If you’re like most agencies, you are still primarily using the billable hour payment. This model relegates you to a manual laborer rather than a solution-driven partner. It also puts you and your clients at odds, rather than forging a better alliance. The good news is there’s another way.
Why do agencies use the billable hour?
The main reason agencies still rely on the billable hour model is because this is how it has always been done. Change rarely comes naturally, whether we’re talking about individuals or large corporations. People find it easier to keep doing things the same way instead of learning a new system. And truth be told, billing by the hour is definitely an easier process because most agencies are set up to track employees’ time.
But this method no longer works. It’s outdated. Back in the days of heavy media buying, when the lion’s share of billing was based on commissions, this method was great. But today’s market is drastically different, and it has different needs.
What’s wrong with billing by the hour?
This model is to the disadvantage of both the agency and the client for a number of reasons:
- It puts you at odds with your clients. They want to spend less, and you want to earn more. You don’t get the opportunity to work together to discuss the value of your work, so one or both parties are usually dissatisfied with the payment.
- Similarly, it creates risk for clients since they don’t know how many hours of work you will need to do to complete the job. They’re forced to accept whatever bill you give them, which can make them suspicious and wary of you.
- It implies that agencies make “stuff,” rather than create ideas or business solutions.
- It penalizes agencies for technology and other advances that make agencies more efficient.
- It prevents you from setting the price in advance, which keeps everyone in the dark until the final bill arrives.
- Finally, and perhaps most importantly, it makes you like every other agency in town. If you update to a better model, it communicates that you are pushing ahead of the competition and are not trapped in old methods. This kind of change can make you a leader in your field.
Solution: The value-pricing model
In the value-pricing model, the client and the agency discuss the business outcomes that will be delivered as a result of the work. They set measurable, smart goals and determine the value of achieving those outcomes.
Here’s an example: Let’s say a client in the banking industry would like to get 200 new checking accounts from advertising efforts. The bank’s marketing manager determines that the lifetime value of a checking account customer is $500, so achieving the goal is worth $100,000 in new revenue. She also determines that the bank has a 50 percent close rate on selling a new checking account. So the campaign needs to drive 400 prospects into the bank in order to open 200 new accounts.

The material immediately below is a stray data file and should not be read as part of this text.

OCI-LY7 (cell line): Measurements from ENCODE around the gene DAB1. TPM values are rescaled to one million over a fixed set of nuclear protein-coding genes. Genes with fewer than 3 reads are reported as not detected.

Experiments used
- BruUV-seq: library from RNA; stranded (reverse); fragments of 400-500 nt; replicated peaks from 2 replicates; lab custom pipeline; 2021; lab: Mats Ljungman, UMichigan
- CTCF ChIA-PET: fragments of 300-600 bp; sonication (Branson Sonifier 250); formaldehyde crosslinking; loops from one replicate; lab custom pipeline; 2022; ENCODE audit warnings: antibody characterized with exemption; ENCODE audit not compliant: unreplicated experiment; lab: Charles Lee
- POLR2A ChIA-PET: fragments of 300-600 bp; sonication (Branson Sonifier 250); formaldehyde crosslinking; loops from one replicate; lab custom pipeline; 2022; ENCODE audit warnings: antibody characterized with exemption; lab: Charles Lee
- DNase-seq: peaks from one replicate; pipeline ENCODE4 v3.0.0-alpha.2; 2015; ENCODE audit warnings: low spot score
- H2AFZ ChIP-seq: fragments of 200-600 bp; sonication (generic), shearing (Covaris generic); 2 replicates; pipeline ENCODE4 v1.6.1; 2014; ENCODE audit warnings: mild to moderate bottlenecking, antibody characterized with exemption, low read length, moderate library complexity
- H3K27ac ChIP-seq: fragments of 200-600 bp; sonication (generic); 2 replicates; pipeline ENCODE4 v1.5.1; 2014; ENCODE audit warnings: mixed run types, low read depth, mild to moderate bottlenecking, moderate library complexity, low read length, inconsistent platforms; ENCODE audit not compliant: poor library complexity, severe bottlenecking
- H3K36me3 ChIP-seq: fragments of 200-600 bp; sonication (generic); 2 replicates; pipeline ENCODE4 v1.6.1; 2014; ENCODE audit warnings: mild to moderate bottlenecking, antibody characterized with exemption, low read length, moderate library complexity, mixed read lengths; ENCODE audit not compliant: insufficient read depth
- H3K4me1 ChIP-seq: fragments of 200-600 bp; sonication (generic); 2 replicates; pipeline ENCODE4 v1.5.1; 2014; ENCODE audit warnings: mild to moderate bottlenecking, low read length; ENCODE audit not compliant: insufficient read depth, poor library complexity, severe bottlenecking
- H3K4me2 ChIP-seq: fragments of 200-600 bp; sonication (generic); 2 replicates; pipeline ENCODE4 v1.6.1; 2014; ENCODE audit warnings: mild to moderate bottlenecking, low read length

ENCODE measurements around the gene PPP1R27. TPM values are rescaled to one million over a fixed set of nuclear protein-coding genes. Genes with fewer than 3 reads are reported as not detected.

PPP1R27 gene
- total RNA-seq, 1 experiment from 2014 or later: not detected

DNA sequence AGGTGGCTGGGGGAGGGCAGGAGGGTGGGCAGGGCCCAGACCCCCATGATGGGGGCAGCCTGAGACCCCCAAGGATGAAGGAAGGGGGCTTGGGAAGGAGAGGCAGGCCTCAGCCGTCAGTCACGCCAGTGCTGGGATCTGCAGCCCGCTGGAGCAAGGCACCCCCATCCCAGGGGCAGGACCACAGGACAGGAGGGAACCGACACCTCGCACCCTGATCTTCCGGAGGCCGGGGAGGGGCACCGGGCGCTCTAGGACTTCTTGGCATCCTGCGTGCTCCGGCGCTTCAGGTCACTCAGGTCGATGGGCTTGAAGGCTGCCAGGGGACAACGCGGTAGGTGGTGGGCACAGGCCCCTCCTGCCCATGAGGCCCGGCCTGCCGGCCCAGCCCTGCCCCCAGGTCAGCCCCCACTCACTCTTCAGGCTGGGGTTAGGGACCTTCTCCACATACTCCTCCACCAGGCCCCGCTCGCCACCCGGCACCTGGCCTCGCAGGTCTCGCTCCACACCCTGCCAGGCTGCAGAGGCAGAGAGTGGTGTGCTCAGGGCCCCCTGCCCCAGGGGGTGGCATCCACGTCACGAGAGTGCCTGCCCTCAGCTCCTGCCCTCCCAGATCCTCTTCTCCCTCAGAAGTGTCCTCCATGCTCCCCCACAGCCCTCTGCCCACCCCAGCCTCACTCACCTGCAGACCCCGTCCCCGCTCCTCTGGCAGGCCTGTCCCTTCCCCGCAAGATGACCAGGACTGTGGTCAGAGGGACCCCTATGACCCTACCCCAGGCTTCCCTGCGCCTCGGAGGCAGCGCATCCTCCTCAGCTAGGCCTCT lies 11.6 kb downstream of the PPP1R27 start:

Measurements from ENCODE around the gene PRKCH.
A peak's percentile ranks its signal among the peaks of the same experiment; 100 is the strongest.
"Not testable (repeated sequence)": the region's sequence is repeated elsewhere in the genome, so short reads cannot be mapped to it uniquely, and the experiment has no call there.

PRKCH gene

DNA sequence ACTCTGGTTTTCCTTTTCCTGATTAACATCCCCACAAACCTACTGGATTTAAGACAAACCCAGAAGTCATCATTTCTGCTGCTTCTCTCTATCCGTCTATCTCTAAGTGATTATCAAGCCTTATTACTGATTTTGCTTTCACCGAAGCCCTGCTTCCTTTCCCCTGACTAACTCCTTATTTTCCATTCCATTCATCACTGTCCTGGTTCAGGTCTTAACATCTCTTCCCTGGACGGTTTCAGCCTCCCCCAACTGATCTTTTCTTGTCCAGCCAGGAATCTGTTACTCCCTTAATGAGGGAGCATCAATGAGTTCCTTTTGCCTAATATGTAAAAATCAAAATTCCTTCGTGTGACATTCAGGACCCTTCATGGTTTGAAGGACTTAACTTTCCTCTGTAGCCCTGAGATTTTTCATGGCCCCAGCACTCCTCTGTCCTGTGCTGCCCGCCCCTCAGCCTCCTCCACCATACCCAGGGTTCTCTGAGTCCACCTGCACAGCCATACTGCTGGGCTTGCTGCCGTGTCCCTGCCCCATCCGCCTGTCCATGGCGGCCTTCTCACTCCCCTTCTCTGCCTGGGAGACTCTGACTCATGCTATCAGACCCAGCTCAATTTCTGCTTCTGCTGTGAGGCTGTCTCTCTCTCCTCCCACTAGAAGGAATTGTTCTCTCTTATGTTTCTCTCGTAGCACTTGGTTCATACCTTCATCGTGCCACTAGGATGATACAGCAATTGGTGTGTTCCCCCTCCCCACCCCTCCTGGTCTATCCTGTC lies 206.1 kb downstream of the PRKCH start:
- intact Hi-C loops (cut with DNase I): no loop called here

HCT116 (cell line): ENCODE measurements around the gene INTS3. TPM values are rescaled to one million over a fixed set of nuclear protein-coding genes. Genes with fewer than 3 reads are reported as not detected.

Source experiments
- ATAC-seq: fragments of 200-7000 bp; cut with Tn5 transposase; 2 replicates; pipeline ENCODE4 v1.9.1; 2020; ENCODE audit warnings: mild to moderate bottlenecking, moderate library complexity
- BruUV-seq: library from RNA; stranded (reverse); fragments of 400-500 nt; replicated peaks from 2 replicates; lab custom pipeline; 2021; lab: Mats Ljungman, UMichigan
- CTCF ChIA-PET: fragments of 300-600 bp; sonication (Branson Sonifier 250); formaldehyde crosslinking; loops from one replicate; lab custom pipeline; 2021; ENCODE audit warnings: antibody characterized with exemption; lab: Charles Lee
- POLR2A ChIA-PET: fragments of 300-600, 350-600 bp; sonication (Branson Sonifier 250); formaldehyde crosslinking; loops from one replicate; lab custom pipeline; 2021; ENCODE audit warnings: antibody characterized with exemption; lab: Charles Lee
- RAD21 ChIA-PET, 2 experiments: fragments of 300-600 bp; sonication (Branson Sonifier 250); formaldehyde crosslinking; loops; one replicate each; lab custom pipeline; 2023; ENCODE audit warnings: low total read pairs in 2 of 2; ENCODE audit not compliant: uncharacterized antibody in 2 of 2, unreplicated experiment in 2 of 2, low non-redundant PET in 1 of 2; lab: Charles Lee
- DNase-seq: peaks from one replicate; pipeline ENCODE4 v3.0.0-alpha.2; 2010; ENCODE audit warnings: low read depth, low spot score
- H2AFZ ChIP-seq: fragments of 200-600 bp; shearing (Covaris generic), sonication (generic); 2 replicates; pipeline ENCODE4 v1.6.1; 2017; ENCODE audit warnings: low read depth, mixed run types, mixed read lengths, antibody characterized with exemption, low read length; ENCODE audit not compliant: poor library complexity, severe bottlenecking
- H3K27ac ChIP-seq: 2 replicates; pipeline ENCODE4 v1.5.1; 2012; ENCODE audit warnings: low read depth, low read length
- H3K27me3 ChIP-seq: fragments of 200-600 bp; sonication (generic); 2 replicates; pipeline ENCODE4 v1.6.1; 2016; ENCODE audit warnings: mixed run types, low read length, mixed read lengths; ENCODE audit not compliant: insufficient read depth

The agency can’t be held responsible for the actual sales because there are too many variables outside of its control. But it can present a program that will drive 400 prospects through the door. The agency can now present different options for driving inquiries about checking accounts. The agency knows that the proposals need to be priced in a way that creates a profit for the client. It’s then the agency’s job to deliver the specifics of the proposal within budget.
The client couldn’t care less how many hours the job takes. What the client cares about is results. As long as the agency creates more value than the price it charges, everyone wins.
This process is a much more balanced way to charge the client and to compensate the agency. The client pays for value, not stuff, and the agency is paid based on the success of its efforts, not how much time it took to accomplish the goal.
Value pricing makes it easier for your agency to build strong relationships with your clients because you’re both pulling for the same outcome. In this new model, the clients are in control of the price-to-value ratio, and they are happy that you are making a profit because they are paying for results. You can argue over hours billed, but it’s hard to argue with results.
If you’re still using the billable hour, it’s time to revamp your pricing model. You can stand out in the crowd, create agency-client relationships built on trust and common goals, and benefit from high efficiency. I don’t know of a single agency that doesn’t want those improvements.
This article was written by Drew McLellan and first published on iMedia.